This exhibition, featuring what William Rubin would later call ‘proto-Surrealist’ pictures, effectively announced Ernst to the Parisian avant-garde and strongly reinforced the artist’s decision to move to the city soon afterwards. The vast majority of the works on display at the Galerie Au Sans Pareil were overpaintings of the kind that démonstration hydrométrique à tuer par la température typifies, which Ernst had been diligently working on for several months, inspired by a number of recent experiences and influences. On a trip to visit Paul Klee in Munich, for example, Ernst had not only encountered the Swiss artist’s daring new works, but also the art of Giorgio de Chirico, which he discovered in an edition of the periodical Valori Plastici in a Munich bookshop. The strange meta-mechanical poetics evoked by De Chirico’s mannequins, sharp geometries and frequent use of high perspective lines prompted Ernst to explore this new metaphysical world through the medium of collage.
In collage, Ernst declared at this time, he had found what he called ‘the systematic exploitation of the fortuitous or engineered encounter of two or more intrinsically incompatible realities on a surface which is manifestly inappropriate for the purpose – and the spark of poetry which leaps across the gap as these two realities are brought together’ (quoted in U. M. Schneede, The Essential Max Ernst, London, 1972, p. 29). In overpaintings like démonstration hydrométrique à tuer par la température Ernst threw this ‘poetic’ conjoining of two ‘incompatible realities’ into direct contrast with one another by translating a single advertisement for scientific equipment into an entirely new, visionary landscape of anthropomorphic, meta-mechanical figures.
‘I was struck,’ Ernst would later recall, ‘by the obsession which the pages of an illustrated catalogue showing objects designed for the anthropologic, microscopic, psychologic, mineralogic and palaeontologic demonstration exercised on my irritated mind. There I found, brought together, elements of figuration so remote that the sheer absurdity of that collection provoked a sudden intensification of the visionary faculties in me and brought forth an illusive succession of contradictory images, double, triple and multiple images, piling up on each other with the persistence and rapidity which are peculiar to love memories and visions of half-sleep… It was enough at that time to embellish these catalogue pages, in painting or drawing, and thereby in gently reproducing only that which saw itself in me, a colour, a pencil mark, a landscape foreign to the represented objects, the desert, a tempest, a geological cross-section, a floor, a single straight line signifying the horizon… thus I obtained a faithful fixed image of my hallucination and transformed it into dramas revealing my most secret desires – from what had been before only some banal pages of advertising’ (‘What is the mechanism of collage? 1936; in H. B. Chipp, Theories of Modern Art, Berkeley, 1968, p. 427).
In démonstration hydrométrique à tuer par la température Ernst has taken a single sheet of printed illustrations from a catalogue advertising apparatus for measuring the pressure of fluids (page 756 from the Kölner Lehrmittelanstalt, to be specific) and simply turned it upside down and then painted over it. The resultant picture (or vision) is separated into two sections, interior and exterior, by a bar that, anticipating Marcel Duchamp’s The Bride Stripped Bare by her Bachelors, Even (The Large Glass), turns the lower part of the picture into a square in which a series of De Chirico-like perspective lines demarcate a room. The upper half of the painting depicts the hydrometric apparatus silhouetted like chimneys against the sky. Ernst’s painterly additions transform the various machines in the advertisement into a sequence of anthropomorphic figures not unlike some of Francis Picabia’s contemporaneous meta-mechanical creations.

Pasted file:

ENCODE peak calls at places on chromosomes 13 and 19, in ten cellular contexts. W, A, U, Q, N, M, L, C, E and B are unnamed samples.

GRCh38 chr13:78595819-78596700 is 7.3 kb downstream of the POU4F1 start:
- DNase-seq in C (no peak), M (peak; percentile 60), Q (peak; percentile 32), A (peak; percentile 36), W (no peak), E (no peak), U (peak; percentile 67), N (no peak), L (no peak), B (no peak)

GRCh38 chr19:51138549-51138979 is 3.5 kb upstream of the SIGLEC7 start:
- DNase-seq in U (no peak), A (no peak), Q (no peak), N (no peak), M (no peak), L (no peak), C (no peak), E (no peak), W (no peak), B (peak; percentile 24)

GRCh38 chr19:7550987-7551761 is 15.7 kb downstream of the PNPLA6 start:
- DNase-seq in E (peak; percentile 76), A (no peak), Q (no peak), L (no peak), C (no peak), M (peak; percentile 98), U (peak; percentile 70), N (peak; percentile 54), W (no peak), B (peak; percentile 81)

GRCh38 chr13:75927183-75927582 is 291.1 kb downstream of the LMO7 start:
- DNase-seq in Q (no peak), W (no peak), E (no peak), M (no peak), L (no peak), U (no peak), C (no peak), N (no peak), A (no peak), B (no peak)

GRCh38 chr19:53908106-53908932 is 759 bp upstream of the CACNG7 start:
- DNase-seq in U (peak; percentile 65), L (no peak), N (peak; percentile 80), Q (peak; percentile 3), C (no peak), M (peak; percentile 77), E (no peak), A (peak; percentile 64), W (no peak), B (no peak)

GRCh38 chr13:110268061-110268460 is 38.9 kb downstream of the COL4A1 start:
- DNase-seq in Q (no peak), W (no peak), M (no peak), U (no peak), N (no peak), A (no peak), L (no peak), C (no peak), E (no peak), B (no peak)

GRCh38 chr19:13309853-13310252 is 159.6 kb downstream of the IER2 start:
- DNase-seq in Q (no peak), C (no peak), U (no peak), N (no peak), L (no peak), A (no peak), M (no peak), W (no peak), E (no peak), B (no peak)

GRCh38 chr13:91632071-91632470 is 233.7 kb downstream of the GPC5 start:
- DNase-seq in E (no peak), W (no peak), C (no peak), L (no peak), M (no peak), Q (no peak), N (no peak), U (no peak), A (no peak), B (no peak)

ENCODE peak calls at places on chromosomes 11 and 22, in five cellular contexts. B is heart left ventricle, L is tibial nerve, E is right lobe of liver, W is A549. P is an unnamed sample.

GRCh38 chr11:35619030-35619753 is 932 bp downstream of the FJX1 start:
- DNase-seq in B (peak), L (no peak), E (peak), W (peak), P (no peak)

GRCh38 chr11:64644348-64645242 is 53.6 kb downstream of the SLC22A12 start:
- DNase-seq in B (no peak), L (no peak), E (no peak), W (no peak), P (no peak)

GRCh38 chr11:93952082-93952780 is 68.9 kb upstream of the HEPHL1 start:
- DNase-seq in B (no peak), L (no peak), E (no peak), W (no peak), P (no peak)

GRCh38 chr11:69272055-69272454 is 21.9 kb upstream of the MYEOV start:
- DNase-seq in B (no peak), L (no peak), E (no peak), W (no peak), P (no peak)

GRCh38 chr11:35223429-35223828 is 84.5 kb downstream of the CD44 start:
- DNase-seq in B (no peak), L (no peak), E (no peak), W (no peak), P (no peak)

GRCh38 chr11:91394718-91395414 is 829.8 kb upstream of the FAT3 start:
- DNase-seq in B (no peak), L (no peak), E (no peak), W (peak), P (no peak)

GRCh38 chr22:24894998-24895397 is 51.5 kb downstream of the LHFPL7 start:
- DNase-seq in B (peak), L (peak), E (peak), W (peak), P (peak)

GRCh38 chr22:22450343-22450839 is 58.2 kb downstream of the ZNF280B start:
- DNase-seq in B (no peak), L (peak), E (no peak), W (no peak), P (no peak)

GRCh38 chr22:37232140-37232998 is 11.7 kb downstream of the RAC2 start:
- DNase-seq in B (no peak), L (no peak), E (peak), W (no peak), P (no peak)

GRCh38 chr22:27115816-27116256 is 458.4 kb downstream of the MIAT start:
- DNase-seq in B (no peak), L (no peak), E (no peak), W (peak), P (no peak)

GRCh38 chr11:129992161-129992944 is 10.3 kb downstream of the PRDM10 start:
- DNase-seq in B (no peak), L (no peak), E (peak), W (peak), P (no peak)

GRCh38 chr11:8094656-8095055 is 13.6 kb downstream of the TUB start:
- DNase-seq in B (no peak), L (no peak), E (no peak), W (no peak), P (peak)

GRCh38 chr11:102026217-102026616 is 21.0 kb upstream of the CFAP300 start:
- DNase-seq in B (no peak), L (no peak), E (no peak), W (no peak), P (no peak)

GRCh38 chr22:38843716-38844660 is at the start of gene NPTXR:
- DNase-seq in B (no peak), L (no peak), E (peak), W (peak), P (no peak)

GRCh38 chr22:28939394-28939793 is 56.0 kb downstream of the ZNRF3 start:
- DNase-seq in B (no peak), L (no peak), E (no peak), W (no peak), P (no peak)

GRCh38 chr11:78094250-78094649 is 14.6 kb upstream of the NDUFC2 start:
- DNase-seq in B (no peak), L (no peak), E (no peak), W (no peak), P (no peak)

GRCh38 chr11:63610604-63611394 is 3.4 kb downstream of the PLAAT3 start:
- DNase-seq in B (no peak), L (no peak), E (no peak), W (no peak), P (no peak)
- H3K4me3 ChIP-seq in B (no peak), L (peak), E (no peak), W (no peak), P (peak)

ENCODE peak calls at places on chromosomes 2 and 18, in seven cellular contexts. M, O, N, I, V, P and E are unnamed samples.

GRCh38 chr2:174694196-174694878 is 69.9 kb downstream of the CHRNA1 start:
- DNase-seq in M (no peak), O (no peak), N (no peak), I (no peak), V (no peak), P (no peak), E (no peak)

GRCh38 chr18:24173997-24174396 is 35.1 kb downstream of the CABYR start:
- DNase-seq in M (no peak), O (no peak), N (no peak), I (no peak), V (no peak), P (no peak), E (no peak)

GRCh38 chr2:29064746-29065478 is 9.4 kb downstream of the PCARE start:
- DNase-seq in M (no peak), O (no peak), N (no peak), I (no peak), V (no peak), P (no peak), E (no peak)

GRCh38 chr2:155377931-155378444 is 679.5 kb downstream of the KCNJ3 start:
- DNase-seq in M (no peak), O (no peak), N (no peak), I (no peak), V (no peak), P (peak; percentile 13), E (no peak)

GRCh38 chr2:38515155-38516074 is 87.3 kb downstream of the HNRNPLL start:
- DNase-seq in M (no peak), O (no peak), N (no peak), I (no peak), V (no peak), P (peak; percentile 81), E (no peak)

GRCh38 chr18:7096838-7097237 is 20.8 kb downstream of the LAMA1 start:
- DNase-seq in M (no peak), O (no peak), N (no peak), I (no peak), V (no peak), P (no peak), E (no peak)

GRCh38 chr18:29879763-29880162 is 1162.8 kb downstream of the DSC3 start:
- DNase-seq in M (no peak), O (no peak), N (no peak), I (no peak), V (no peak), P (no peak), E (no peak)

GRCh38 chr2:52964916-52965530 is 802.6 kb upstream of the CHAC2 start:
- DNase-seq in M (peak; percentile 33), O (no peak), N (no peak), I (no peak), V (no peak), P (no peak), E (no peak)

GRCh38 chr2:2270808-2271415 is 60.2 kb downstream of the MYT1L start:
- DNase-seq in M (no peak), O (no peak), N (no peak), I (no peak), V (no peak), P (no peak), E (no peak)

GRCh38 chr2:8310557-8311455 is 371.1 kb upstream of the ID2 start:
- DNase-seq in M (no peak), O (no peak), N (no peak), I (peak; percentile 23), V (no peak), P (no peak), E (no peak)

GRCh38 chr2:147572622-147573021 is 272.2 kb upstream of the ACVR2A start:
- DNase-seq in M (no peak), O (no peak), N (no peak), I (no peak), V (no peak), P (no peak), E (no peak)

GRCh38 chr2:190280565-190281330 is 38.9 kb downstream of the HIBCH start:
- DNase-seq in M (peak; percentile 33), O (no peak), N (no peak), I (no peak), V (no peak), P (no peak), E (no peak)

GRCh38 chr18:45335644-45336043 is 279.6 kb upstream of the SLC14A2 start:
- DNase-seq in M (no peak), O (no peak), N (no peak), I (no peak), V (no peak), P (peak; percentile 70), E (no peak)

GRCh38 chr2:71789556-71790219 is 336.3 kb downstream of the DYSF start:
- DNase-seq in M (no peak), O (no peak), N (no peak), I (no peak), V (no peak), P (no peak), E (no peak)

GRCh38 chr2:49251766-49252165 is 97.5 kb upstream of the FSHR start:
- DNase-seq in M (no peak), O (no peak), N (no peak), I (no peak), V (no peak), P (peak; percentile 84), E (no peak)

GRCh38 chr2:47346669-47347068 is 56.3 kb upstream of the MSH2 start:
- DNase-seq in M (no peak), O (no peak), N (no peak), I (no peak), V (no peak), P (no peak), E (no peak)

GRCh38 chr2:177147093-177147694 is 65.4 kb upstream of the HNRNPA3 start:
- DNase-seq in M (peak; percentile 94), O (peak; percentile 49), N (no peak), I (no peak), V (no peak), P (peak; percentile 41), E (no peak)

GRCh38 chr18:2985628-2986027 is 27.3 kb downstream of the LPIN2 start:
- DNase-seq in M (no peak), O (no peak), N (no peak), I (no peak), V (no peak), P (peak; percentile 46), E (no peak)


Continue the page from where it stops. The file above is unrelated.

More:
Alchemy too, in its pseudo-scientific role and as sexual metaphor for the mystical cojoining of two seemingly incompatible opposites, seems to have played a part in much of the often pseudo-scientific imagery of such a work with its suggestion of mysterious alembics and apparently nonsensical scientific apparatuses. There is, however, also something sinister about the mechano-morphic personae that Ernst creates here: a feature of his work of this period that no doubt relates to the trauma of the artist’s recent war experience. ‘We young people came back from the war dazed and our disgust simply had to find an outlet,’ Ernst remembered of this period. ‘This quite naturally took the form of attacks on the foundations of the civilization that had brought this war about – attacks on language, syntax, logic, literature, painting and so forth’ (quoted in Max Ernst, exh. cat., Tate, London, 1991, p. 82).
Working closely alongside fellow Dadaist Hans Arp at this time, and inspired by Arp’s illogical appropriation of chance as a working method, Ernst was also seeking to divine a hidden poetry or ‘inner alchemy of the word’ as one Dadaist put it, lying innate within the oppressive structures of logic and reason. This Arthur Rimbaud-like search for a poetry hidden within the structures of language and representation was expressed not only in the literally upended logic of a picture like démonstration hydrométrique à tuer par la température but also in the deliberate irrationality of many of the titles Ernst granted to these early collages and overpaintings. The notion of ‘killing by temperature’, mentioned in the title of this work, for example, also reinforces this latent sense of the threat of the rational and logical world of order: a world which the Dadaists maintained had only culminated in madness and automated slaughter of the First World War. William Camfield has interpreted démonstration hydrométrique à tuer par la température as depicting a kind of ‘torture chamber’ for instance, while Hal Foster has seen in it a powerful example of the war-veteran Ernst’s attack on the mechanized butchery of the war (W. Camfield, Max Ernst: Dada and the Dawn of Surrealism, exh. cat., New York, 1993, p. 82).